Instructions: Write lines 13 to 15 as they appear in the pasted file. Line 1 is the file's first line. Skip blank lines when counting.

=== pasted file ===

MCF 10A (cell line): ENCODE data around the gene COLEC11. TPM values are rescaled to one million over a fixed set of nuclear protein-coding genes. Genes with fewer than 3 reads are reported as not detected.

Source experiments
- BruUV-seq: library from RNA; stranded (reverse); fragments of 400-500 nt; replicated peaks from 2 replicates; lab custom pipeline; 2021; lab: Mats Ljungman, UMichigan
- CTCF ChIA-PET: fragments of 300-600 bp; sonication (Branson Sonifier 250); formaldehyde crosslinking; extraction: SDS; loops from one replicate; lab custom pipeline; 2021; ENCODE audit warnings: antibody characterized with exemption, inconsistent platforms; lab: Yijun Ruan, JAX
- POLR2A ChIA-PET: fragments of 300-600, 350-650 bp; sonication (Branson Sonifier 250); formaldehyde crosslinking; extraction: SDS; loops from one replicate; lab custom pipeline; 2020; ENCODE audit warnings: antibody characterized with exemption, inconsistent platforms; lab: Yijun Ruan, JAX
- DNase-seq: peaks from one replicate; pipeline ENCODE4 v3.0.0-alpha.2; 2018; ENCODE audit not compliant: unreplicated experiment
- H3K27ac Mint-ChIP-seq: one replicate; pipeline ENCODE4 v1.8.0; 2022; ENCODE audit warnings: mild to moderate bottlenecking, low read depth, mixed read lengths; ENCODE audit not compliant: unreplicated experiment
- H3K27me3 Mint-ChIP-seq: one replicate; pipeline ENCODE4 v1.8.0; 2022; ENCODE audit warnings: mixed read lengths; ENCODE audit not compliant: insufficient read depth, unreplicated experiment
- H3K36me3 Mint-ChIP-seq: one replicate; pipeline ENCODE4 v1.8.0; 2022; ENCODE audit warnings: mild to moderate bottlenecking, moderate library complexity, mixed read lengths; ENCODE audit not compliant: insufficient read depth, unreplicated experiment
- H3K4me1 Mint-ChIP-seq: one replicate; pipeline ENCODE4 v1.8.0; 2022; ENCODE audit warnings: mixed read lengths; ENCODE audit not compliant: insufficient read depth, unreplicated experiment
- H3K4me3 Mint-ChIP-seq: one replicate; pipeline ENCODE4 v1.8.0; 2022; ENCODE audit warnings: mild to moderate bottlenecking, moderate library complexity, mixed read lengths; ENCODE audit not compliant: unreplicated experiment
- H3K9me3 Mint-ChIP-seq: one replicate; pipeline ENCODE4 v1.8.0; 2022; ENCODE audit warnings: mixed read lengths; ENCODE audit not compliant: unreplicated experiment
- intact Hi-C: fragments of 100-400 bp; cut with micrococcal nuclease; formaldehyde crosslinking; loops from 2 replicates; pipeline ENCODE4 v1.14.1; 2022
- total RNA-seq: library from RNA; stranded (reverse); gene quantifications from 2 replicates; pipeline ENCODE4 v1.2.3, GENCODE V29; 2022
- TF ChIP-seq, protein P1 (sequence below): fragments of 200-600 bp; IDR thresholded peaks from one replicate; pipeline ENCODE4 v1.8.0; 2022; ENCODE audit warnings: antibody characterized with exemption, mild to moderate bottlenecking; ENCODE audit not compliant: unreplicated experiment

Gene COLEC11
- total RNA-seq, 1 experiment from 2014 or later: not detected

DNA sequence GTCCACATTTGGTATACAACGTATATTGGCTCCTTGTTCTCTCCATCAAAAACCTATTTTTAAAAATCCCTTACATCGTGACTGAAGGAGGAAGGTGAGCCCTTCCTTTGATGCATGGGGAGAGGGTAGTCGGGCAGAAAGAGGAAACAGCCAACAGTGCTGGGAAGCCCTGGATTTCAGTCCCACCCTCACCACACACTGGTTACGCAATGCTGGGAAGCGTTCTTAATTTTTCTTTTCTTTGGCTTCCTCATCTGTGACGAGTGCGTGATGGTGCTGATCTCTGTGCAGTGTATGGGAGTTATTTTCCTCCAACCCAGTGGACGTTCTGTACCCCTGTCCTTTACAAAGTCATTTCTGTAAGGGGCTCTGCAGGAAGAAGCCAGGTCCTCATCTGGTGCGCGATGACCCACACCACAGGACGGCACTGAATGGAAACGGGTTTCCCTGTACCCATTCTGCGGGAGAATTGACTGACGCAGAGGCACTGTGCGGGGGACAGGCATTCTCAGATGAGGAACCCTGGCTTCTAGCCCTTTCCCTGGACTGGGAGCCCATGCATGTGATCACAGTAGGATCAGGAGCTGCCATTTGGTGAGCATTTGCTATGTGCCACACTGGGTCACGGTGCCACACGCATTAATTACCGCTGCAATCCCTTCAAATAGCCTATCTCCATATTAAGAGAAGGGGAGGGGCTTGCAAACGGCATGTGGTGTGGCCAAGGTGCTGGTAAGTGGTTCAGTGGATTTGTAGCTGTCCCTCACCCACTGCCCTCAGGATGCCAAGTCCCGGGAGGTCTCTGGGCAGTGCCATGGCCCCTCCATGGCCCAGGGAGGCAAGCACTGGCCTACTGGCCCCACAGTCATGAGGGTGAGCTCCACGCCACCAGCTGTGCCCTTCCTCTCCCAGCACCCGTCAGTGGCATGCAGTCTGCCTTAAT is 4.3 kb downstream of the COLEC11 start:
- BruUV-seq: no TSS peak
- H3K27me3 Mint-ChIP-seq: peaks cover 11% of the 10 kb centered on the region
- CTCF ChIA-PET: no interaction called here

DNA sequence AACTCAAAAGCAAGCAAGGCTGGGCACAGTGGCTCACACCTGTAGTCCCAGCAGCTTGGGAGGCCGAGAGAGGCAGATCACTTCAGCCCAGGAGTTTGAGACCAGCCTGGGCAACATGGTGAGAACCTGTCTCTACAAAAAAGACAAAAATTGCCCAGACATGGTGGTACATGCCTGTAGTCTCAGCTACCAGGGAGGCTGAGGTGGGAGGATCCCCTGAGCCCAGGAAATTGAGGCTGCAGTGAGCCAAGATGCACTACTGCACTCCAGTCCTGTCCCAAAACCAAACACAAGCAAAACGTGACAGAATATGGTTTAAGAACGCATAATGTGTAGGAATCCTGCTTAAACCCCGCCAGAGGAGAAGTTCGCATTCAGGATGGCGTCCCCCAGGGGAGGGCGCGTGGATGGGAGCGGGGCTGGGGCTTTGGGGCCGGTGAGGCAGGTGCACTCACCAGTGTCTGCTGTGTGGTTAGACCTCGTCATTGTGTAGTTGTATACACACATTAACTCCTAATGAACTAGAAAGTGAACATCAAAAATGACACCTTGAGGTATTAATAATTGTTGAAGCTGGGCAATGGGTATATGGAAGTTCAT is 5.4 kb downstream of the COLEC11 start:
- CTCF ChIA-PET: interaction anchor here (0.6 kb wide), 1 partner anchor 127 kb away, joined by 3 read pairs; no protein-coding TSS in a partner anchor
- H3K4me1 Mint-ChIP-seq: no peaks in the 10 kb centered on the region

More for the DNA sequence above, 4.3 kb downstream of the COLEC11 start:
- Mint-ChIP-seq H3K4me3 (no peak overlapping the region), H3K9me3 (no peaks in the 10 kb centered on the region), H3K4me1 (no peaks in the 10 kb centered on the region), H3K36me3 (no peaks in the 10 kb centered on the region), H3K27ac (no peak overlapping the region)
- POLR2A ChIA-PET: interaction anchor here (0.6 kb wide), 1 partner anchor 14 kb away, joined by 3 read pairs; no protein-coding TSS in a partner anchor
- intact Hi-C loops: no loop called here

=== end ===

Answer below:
- intact Hi-C: fragments of 100-400 bp; cut with micrococcal nuclease; formaldehyde crosslinking; loops from 2 replicates; pipeline ENCODE4 v1.14.1; 2022
- total RNA-seq: library from RNA; stranded (reverse); gene quantifications from 2 replicates; pipeline ENCODE4 v1.2.3, GENCODE V29; 2022
- TF ChIP-seq, protein P1 (sequence below): fragments of 200-600 bp; IDR thresholded peaks from one replicate; pipeline ENCODE4 v1.8.0; 2022; ENCODE audit warnings: antibody characterized with exemption, mild to moderate bottlenecking; ENCODE audit not compliant: unreplicated experiment